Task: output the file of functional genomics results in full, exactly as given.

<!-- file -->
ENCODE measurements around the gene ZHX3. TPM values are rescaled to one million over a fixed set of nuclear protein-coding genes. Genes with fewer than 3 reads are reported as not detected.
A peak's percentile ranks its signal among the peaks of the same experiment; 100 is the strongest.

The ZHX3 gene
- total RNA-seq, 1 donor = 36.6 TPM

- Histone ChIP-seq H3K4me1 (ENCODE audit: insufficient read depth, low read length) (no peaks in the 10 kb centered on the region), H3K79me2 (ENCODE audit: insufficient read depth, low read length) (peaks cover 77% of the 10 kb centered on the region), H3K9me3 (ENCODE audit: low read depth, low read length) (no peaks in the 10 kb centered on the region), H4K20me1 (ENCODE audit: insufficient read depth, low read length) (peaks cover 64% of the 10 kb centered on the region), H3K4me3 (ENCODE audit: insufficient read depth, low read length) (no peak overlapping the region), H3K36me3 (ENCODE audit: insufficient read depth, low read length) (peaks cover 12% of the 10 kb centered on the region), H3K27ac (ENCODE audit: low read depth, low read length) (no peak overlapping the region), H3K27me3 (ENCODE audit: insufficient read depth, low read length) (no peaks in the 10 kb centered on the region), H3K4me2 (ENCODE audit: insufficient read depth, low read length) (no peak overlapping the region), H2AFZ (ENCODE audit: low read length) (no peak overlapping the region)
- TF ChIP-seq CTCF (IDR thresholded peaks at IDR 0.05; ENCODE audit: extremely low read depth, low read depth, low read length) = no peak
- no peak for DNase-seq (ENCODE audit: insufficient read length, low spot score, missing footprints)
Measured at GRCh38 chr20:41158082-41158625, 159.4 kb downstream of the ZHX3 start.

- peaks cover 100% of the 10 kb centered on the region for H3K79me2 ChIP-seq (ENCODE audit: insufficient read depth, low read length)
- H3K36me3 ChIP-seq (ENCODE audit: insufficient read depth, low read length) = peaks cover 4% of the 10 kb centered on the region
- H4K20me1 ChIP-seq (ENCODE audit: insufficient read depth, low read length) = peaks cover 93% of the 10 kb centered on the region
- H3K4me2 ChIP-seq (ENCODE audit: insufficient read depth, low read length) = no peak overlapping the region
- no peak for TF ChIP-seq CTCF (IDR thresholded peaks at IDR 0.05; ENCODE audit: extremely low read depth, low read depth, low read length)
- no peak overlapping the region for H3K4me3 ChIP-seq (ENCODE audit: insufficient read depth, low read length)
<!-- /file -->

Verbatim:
ENCODE measurements around the gene ZHX3. TPM values are rescaled to one million over a fixed set of nuclear protein-coding genes. Genes with fewer than 3 reads are reported as not detected.
A peak's percentile ranks its signal among the peaks of the same experiment; 100 is the strongest.

The ZHX3 gene
- total RNA-seq, 1 donor = 36.6 TPM

- Histone ChIP-seq H3K4me1 (ENCODE audit: insufficient read depth, low read length) (no peaks in the 10 kb centered on the region), H3K79me2 (ENCODE audit: insufficient read depth, low read length) (peaks cover 77% of the 10 kb centered on the region), H3K9me3 (ENCODE audit: low read depth, low read length) (no peaks in the 10 kb centered on the region), H4K20me1 (ENCODE audit: insufficient read depth, low read length) (peaks cover 64% of the 10 kb centered on the region), H3K4me3 (ENCODE audit: insufficient read depth, low read length) (no peak overlapping the region), H3K36me3 (ENCODE audit: insufficient read depth, low read length) (peaks cover 12% of the 10 kb centered on the region), H3K27ac (ENCODE audit: low read depth, low read length) (no peak overlapping the region), H3K27me3 (ENCODE audit: insufficient read depth, low read length) (no peaks in the 10 kb centered on the region), H3K4me2 (ENCODE audit: insufficient read depth, low read length) (no peak overlapping the region), H2AFZ (ENCODE audit: low read length) (no peak overlapping the region)
- TF ChIP-seq CTCF (IDR thresholded peaks at IDR 0.05; ENCODE audit: extremely low read depth, low read depth, low read length) = no peak
- no peak for DNase-seq (ENCODE audit: insufficient read length, low spot score, missing footprints)
Measured at GRCh38 chr20:41158082-41158625, 159.4 kb downstream of the ZHX3 start.

- peaks cover 100% of the 10 kb centered on the region for H3K79me2 ChIP-seq (ENCODE audit: insufficient read depth, low read length)
- H3K36me3 ChIP-seq (ENCODE audit: insufficient read depth, low read length) = peaks cover 4% of the 10 kb centered on the region
- H4K20me1 ChIP-seq (ENCODE audit: insufficient read depth, low read length) = peaks cover 93% of the 10 kb centered on the region
- H3K4me2 ChIP-seq (ENCODE audit: insufficient read depth, low read length) = no peak overlapping the region
- no peak for TF ChIP-seq CTCF (IDR thresholded peaks at IDR 0.05; ENCODE audit: extremely low read depth, low read depth, low read length)
- no peak overlapping the region for H3K4me3 ChIP-seq (ENCODE audit: insufficient read depth, low read length)